Tribal Warrior Spirits Don’t Like Visitors On Trabuco Creek Road

If you want to visit an area in California with a fascinating historical background, you can do no better than to take a trip to see the unincorporated township that exists in Trabuco Canyon and pay a visit to Trabuco Creek.

Tribal Warrior Spirits Don't Like Visitors On Trabuco Creek Road

Photo credit: blogspot/southcaladventures

Updated 2/10/2020 – The site of multiple failed tin-mining operations throughout the nineteenth century, Trabuco Canyon is named for the Spanish word for blunderbuss – a type of early shotgun.

The story goes that at one time someone lost a blunderbuss somewhere in the canyon, and it was named thusly.

The site is also historically part of the ancient Acjachemen – or Juaneño – Native tribe’s territory and, at least according to local legends, is protected by them still today.

Trabuco Creek Road is on sacred grounds, so step lightly.

The catch, of course, is that those Acjachemen warriors who protect this land are not among the living.

Trabuco Creek Road, which winds its way through the canyon and follows the polluted stream for which it is named, has been the site of a number of paranormal encounters over the years.

“The tribesmen speak,” says Joseph, a member of the modern-day version of the tribe, “and they speak in the old Luiseño dialect.”

This dialect has been extinct for a long time, although members of the tribe’s council are working to revive it.

“When they speak,” says Joseph, “their voices carry on the wind, and the wind teaches me their words.”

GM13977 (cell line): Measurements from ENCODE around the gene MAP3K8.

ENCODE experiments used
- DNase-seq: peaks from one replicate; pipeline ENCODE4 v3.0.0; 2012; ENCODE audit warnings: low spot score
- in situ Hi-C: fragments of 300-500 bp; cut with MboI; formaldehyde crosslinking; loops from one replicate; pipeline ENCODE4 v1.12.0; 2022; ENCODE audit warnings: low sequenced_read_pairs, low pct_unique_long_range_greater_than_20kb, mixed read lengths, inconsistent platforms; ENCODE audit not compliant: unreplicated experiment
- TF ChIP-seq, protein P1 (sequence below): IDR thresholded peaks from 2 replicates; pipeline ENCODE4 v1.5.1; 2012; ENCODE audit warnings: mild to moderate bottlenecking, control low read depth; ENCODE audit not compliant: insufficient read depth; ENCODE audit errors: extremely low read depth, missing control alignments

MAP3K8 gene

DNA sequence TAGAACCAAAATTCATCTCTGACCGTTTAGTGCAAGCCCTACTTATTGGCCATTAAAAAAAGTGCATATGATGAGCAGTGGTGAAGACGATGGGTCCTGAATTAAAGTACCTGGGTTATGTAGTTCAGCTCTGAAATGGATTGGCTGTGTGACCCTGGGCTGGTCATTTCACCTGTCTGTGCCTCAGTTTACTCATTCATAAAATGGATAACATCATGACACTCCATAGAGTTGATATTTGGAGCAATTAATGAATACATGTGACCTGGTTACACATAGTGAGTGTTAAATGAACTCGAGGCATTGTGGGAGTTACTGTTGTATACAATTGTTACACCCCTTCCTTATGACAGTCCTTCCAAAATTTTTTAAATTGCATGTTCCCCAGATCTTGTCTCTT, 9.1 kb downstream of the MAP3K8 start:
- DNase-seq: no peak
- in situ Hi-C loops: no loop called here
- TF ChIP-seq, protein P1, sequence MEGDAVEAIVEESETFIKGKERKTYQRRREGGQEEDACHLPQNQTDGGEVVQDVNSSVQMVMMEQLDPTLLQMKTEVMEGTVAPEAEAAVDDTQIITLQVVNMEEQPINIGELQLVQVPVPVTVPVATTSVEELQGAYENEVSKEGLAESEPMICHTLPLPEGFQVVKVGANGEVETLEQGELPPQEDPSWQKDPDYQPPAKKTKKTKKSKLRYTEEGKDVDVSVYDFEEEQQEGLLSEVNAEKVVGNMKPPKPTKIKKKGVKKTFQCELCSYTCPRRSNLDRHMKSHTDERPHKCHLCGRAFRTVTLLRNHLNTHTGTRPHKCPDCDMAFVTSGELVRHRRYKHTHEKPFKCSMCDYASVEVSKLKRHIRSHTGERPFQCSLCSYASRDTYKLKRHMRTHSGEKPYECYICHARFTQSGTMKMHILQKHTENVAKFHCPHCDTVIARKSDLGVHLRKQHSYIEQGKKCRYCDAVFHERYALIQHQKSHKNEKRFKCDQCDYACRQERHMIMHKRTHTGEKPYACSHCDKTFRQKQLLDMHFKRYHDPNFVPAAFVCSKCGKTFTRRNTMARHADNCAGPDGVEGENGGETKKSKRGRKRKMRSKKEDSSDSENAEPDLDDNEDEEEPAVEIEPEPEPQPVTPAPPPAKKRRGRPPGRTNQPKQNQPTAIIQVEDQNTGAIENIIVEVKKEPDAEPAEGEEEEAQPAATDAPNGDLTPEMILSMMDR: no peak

And what do their words say?

“They speak of bringing peace back to our lands; they speak of driving out those who have taken the land for themselves away, forever into darkness.”

Ominous though Joseph’s words may sound – and they sound especially ominous when you consider that he has been traveling out into the canyon by night on a regular basis for over fifty years – they lack the ring of true terror one finds in accounts from those non-tribe members who have encountered the Acjachemen on Trabuco Creek Road.

Think twice before you head to these sacred grounds. The spirits that live here do not take kindly to outsiders, especially if you disrespect their land.

Photo credit: wordpress/frankzumbach

“Me and my brother Doug, we were backpacking through the canyon last year,” says Paul, an Australian adventure junkie whose job takes him to California nearly six months out of every year, “and we ran into the buggers head-on.

“We’d got a little ways off the road because Doug had to take a piss, right?

“And along comes this whole host of weird images, like shadows, but only in the corners of your eyes, right?

“Neither one of us knew what was going on, but we both knew it was not good.

“Then these bastards started talking to us, mumbling in some strange language, and we knew it was time to get out of there.

“Only problem with that was they had us blocked from getting back to the road.

“I couldn’t understand what they were saying at all, but Doug told me later that he could hear some of the words, and even though they weren’t in English, he somehow understood them.

“He said they wanted to kill us, and were trying to decide the best way to do it.

“Luckily, it was about that moment that a car came down the road, and the spirits dispersed.

“Doug and I ran, screaming like banshees until we reached the road, where amazingly the girl who pulled over agreed to give us a ride into town.”

He smiles and tips me a wink.

“I think it was the accents, mate.”

Have you visited Trabuco Canyon in Orange County?
What paranormal activity have you witnessed there?
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